Thrush is a yeast infection commonly found in the mouth (oral thrush) and in the vagina. Breastfeeding mothers may also develop thrush on their nipples or within the milk ducts.
Oral thrush is also known as oral candidiasis and is caused by the Candida albicans fungus. Both genders may suffer from oral thrush but it is not contagious and cannot be passed on. It is commonly found in those wearing dentures because they can be hard to keep clean. In practice, some seventy per cent of denture wearers will experience oral thrush at some stage.
Oral thrush is particularly common in people who have a weakened immune system. For example, around 90 per cent of people with AIDS will, at some stage, suffer from oral thrush. People with diabetes are also more susceptible to oral thrush.
Symptoms include sore white patches that are found in the mouth and can be wiped off. There may be a burning, painful feeling on the tongue and a salty or bitter taste in the mouth. The inside of the mouth can also become red and sore. It can become difficult to swallow.
Treatment is usually effective and comes in a variety of forms, including creams, rinses, powders, tablets and lozenges.
Vaginal thrush is something many women will experience. While it is fairly harmless, it can be unpleasant and may recur. If you suffer from thrush more than four times in a year it is considered to be a recurrent or chronic infection.
Symptoms include soreness and itchiness at the vaginal entrance; a stinging feeling when urinating; and pain during sex. There may also be some vaginal discharge which ranges from watery and thin through to thick and white. It is usually odorless.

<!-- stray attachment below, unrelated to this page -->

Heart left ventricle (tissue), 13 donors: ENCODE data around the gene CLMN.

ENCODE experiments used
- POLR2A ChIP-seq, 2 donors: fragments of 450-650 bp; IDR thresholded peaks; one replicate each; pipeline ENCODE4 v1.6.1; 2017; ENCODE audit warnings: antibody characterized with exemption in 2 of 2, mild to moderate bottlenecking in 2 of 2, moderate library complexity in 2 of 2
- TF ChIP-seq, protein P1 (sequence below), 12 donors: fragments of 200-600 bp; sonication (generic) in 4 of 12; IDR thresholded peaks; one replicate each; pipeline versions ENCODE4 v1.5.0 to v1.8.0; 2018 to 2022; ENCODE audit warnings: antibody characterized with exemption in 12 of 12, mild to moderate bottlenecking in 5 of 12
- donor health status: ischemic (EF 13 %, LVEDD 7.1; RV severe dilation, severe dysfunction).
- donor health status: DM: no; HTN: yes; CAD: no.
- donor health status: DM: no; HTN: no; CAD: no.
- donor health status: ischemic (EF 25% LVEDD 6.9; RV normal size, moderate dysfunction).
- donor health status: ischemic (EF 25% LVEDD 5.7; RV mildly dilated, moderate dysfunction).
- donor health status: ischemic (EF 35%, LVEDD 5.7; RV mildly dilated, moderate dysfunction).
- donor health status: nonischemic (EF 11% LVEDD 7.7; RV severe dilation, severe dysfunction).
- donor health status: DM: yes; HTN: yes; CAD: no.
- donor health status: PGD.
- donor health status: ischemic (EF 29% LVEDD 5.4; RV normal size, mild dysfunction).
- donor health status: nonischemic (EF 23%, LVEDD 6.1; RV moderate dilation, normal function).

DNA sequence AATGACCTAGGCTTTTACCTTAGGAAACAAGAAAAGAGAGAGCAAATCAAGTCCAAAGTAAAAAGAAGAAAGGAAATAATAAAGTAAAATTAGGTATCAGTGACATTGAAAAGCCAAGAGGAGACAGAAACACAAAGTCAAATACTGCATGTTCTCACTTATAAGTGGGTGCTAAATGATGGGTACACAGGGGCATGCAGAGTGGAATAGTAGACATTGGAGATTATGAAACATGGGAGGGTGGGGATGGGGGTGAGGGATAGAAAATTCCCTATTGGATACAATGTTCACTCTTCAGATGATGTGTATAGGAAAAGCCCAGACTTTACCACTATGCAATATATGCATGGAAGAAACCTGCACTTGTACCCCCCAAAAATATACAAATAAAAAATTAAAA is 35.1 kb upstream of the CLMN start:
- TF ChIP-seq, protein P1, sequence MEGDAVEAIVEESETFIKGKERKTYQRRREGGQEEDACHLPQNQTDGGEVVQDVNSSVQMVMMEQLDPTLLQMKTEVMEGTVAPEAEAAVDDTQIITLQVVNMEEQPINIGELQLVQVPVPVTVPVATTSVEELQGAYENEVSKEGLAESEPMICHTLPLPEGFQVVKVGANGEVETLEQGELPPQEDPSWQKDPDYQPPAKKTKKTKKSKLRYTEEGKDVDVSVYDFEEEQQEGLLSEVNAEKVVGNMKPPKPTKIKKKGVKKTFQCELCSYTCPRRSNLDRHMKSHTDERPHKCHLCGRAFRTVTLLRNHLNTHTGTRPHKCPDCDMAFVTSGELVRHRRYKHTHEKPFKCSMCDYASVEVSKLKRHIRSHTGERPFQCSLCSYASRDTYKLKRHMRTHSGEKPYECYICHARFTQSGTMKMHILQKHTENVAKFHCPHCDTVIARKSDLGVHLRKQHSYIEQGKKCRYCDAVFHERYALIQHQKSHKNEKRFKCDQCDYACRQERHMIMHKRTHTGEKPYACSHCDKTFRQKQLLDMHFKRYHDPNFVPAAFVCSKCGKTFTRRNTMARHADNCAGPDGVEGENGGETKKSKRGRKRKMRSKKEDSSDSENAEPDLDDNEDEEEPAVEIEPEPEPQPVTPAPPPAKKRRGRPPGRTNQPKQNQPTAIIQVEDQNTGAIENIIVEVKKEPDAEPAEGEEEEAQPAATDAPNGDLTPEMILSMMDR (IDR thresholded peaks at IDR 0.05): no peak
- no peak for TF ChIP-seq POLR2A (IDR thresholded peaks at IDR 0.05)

If the thrush is more severe, there may also be redness and swelling around the vagina, together with sores and skin cracks.
Mild symptoms can usually be tackled with a one day or three-day anti-thrush treatment which you can get from your GP or pharmacist. More severe cases may take longer to eliminate or may require medical intervention.
You should always visit your GP if it is your first case of thrush; if you are over 60 or under 16; or if you are pregnant or breastfeeding. Other reasons to see a doctor include lower abdominal pain, a blood-stained discharge or menstrual bleeding that is not normal for you. You should also consult a doctor if you have sores, if you have had two bouts of thrush within six months or if you or your partner has ever had a sexually transmitted disease (STD).
Your doctor will want to know if the symptoms vary from previous occurrences; for example if the discharge smells or is a different colour. A return visit to the GP is also recommended if you have had an adverse reaction to the treatment or there is no improvement in your symptoms after seven to fourteen days.
There are a number of steps you can take to help prevent vaginal thrush. These include wearing cotton underwear and using non-perfumed soaps.